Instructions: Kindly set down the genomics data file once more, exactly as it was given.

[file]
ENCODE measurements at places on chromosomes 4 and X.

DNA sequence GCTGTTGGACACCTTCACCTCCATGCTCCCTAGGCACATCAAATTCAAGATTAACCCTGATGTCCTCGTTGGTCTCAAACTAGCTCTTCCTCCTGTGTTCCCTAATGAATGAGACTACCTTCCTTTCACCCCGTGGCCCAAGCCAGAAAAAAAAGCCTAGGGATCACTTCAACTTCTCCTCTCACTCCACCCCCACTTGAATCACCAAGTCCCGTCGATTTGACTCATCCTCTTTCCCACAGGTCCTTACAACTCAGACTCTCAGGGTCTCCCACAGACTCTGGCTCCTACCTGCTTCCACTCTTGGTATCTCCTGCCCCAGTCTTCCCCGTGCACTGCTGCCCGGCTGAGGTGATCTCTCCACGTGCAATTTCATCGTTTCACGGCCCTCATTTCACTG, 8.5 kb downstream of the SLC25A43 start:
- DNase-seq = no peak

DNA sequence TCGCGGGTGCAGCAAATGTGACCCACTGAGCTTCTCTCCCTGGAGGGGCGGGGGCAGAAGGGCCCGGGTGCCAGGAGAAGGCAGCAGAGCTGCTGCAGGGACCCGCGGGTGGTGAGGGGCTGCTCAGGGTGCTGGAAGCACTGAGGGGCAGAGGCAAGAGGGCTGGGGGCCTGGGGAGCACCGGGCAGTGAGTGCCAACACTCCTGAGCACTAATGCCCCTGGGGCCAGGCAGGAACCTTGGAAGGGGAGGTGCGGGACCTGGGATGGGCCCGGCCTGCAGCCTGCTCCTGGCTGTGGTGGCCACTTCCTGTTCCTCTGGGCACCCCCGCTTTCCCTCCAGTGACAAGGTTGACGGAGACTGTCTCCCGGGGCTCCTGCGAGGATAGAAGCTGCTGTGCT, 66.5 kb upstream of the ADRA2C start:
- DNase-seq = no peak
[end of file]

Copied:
ENCODE measurements at places on chromosomes 4 and X.

DNA sequence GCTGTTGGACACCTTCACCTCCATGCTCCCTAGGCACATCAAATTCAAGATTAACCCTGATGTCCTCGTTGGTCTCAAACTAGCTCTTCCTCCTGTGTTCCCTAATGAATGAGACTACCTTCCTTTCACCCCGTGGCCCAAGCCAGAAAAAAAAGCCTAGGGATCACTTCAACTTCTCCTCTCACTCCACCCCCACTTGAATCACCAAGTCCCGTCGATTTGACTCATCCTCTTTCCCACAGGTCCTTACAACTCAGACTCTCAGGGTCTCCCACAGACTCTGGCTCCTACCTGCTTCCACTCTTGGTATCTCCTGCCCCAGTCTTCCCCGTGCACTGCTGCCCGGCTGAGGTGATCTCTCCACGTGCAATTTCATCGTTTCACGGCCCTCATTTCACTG, 8.5 kb downstream of the SLC25A43 start:
- DNase-seq = no peak

DNA sequence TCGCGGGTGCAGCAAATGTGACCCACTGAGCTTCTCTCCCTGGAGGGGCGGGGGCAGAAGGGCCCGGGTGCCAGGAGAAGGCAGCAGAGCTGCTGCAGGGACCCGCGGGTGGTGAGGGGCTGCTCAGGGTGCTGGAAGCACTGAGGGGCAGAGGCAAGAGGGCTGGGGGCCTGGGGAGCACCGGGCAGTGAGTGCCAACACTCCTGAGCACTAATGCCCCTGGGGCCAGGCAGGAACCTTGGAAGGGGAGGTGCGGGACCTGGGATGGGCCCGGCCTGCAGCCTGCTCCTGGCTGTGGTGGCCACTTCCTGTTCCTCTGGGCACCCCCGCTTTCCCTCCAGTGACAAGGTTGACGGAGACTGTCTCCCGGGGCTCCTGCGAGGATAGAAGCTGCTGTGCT, 66.5 kb upstream of the ADRA2C start:
- DNase-seq = no peak